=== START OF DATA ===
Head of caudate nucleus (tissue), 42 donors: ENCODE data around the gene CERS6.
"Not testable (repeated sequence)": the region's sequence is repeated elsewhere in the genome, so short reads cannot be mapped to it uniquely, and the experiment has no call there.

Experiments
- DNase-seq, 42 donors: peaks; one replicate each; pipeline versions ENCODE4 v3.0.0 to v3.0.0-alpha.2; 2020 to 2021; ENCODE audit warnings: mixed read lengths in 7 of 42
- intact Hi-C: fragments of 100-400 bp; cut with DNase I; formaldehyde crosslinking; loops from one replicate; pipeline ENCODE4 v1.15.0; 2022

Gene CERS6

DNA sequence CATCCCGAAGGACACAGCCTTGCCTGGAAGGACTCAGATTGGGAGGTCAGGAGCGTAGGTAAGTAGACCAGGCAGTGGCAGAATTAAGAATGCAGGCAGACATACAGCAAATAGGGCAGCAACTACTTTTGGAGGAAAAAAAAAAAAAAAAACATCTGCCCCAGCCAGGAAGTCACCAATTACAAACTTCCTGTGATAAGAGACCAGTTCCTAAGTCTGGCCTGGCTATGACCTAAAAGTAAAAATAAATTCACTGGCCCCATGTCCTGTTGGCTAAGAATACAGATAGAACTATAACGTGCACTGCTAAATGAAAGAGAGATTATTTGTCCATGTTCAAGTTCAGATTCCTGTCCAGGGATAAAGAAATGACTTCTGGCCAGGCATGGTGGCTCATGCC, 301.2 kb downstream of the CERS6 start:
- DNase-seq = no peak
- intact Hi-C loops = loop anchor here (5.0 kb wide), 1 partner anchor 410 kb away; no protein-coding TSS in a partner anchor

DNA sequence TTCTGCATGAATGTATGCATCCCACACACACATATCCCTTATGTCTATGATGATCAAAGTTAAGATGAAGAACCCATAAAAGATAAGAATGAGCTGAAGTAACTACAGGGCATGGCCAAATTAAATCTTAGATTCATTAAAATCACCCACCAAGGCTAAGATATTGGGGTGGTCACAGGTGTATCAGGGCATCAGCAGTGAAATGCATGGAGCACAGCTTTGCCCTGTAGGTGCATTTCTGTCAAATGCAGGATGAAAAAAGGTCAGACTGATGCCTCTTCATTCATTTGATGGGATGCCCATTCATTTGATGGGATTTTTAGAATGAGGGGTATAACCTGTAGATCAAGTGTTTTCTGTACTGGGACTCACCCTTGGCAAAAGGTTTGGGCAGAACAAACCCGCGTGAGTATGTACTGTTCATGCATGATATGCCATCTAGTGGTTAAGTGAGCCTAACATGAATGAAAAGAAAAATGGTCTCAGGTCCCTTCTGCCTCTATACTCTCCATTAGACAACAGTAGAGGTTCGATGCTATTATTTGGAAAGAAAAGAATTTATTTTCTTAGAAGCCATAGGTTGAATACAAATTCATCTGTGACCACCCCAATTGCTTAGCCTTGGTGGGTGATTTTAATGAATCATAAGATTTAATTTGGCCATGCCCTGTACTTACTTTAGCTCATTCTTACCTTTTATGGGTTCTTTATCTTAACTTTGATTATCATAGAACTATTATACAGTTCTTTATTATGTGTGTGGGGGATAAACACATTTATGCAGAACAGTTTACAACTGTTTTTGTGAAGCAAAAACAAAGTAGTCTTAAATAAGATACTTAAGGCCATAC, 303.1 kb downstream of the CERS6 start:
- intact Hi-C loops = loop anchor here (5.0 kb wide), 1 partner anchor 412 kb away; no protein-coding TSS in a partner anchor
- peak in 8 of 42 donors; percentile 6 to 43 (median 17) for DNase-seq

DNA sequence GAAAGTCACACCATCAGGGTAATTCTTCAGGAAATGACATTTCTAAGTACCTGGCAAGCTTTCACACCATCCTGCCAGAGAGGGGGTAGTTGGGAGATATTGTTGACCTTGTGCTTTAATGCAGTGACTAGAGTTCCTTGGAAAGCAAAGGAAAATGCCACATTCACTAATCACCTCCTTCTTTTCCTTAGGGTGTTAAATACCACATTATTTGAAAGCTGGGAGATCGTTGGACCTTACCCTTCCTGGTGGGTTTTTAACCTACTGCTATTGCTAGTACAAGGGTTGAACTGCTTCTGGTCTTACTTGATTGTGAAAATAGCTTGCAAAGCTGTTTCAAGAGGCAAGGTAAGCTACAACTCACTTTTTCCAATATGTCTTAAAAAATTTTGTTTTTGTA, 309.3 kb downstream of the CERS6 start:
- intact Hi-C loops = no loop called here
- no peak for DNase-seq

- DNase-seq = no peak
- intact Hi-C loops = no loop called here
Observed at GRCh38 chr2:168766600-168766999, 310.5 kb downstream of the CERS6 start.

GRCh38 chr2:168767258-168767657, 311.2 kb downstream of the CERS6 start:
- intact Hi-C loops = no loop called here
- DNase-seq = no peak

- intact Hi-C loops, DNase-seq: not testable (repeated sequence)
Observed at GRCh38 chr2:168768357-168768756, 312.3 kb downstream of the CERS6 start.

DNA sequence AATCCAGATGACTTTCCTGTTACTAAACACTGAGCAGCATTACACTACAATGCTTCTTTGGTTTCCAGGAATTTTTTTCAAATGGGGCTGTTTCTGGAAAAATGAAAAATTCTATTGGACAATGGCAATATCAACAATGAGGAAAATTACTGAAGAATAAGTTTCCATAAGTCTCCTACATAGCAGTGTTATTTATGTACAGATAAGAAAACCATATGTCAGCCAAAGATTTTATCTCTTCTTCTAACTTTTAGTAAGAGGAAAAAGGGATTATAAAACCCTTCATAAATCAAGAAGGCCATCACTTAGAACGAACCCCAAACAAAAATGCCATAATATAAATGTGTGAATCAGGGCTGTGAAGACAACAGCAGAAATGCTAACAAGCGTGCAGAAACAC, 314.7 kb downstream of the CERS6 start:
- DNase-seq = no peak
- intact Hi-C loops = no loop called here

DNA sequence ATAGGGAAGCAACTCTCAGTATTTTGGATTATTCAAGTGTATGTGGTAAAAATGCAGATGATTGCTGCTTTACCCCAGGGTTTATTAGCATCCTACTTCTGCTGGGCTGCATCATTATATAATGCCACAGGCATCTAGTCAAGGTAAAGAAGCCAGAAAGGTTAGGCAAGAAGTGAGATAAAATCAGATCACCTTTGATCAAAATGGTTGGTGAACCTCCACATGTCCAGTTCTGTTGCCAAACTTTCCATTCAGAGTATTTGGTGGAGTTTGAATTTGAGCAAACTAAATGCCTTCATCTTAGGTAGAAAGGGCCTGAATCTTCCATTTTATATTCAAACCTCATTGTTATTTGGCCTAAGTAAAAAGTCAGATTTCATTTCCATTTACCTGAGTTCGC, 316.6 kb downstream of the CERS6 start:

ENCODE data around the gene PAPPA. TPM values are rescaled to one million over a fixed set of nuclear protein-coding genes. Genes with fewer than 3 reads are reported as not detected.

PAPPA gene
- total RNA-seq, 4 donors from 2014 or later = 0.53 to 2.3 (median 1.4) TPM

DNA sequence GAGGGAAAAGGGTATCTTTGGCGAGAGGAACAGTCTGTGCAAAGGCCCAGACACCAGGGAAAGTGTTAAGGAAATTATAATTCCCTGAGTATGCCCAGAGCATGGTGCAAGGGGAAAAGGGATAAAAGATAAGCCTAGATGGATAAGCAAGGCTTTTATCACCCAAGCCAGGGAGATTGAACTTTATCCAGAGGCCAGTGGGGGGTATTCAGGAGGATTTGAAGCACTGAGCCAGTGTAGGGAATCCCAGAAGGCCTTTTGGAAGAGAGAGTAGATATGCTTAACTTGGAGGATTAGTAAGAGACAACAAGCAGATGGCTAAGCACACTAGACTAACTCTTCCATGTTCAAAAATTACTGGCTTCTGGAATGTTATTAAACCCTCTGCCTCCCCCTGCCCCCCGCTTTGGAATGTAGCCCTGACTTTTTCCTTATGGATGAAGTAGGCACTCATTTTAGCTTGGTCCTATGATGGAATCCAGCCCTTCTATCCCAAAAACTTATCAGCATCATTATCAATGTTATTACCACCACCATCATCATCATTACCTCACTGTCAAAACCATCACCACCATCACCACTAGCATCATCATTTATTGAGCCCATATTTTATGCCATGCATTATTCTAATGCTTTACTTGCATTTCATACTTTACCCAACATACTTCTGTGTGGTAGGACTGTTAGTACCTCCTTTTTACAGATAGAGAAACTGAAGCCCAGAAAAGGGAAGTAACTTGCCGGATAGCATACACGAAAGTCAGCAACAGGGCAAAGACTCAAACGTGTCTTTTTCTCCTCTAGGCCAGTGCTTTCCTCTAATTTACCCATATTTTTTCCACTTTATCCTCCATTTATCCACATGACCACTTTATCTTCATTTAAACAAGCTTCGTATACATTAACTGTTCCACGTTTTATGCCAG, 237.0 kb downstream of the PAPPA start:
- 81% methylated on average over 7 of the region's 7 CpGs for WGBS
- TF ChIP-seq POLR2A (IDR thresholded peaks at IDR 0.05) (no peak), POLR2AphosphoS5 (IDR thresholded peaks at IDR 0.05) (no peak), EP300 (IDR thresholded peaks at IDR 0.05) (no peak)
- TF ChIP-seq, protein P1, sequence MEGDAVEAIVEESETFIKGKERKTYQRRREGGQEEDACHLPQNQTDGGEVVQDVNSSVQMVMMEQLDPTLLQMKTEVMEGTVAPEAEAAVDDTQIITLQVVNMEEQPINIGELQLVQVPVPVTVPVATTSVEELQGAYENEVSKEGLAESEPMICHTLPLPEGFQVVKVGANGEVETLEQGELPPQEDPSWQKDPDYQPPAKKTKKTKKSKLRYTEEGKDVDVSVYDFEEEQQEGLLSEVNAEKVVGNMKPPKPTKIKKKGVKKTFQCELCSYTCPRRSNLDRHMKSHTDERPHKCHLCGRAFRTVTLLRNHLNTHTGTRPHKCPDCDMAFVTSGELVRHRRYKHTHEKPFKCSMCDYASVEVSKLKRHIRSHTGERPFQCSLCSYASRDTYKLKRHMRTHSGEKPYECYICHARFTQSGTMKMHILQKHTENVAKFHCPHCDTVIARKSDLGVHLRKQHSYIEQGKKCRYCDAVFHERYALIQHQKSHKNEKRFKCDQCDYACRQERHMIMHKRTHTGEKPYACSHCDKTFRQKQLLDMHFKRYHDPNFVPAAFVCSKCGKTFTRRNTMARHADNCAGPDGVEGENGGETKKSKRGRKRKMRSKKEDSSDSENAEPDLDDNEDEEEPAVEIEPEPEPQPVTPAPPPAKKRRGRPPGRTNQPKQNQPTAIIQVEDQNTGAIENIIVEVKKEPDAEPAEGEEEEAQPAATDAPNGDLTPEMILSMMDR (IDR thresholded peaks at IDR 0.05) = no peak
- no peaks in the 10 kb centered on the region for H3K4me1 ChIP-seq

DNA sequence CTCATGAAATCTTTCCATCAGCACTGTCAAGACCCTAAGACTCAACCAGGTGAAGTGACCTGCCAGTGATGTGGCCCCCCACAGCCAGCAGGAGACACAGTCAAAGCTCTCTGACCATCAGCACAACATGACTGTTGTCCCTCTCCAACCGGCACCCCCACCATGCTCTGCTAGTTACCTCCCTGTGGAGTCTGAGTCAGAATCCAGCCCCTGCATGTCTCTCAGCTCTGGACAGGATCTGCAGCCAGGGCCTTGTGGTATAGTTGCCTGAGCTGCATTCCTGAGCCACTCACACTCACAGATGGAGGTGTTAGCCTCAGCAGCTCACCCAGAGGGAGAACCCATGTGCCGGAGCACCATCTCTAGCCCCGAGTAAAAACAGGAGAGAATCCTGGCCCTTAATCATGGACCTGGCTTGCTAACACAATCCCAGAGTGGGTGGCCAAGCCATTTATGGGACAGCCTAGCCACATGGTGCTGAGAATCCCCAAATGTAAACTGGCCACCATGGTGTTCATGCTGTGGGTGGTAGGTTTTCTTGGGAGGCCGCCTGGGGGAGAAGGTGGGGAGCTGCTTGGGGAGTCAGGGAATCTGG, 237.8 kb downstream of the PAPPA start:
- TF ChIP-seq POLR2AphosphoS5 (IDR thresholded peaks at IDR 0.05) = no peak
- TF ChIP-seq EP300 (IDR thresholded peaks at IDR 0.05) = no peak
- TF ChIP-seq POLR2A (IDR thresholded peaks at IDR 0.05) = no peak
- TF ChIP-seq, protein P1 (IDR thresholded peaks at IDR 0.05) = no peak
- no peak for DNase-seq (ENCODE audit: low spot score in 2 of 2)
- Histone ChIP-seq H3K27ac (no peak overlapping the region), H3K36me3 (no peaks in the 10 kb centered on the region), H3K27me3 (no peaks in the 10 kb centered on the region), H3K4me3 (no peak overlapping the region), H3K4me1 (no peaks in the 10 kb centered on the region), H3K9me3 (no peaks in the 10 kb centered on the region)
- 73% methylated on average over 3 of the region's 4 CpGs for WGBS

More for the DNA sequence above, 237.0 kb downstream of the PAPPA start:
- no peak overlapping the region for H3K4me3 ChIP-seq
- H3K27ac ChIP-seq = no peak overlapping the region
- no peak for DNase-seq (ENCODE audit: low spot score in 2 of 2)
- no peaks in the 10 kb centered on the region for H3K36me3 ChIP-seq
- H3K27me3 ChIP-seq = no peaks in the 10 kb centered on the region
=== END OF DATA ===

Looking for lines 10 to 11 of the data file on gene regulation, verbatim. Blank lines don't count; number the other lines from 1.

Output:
DNA sequence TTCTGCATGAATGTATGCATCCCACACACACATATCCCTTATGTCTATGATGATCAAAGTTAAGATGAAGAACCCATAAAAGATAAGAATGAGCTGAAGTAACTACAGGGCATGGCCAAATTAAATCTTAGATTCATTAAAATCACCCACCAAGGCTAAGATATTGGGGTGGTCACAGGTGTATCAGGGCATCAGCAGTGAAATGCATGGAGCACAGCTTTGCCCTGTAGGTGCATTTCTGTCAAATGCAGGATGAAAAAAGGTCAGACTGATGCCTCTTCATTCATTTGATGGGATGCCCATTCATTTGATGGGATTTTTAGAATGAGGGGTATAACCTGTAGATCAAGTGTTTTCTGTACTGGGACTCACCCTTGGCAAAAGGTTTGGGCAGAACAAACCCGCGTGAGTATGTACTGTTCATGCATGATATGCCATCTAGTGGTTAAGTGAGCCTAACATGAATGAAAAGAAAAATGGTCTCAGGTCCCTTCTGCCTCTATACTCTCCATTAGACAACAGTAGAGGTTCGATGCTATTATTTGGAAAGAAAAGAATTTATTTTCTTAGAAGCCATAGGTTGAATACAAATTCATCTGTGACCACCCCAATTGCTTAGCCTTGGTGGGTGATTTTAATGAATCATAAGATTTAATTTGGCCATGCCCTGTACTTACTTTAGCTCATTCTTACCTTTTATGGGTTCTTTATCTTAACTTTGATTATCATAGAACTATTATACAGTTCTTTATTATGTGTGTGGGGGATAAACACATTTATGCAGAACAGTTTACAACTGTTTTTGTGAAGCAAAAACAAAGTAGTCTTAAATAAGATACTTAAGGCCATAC, 303.1 kb downstream of the CERS6 start:
- intact Hi-C loops = loop anchor here (5.0 kb wide), 1 partner anchor 412 kb away; no protein-coding TSS in a partner anchor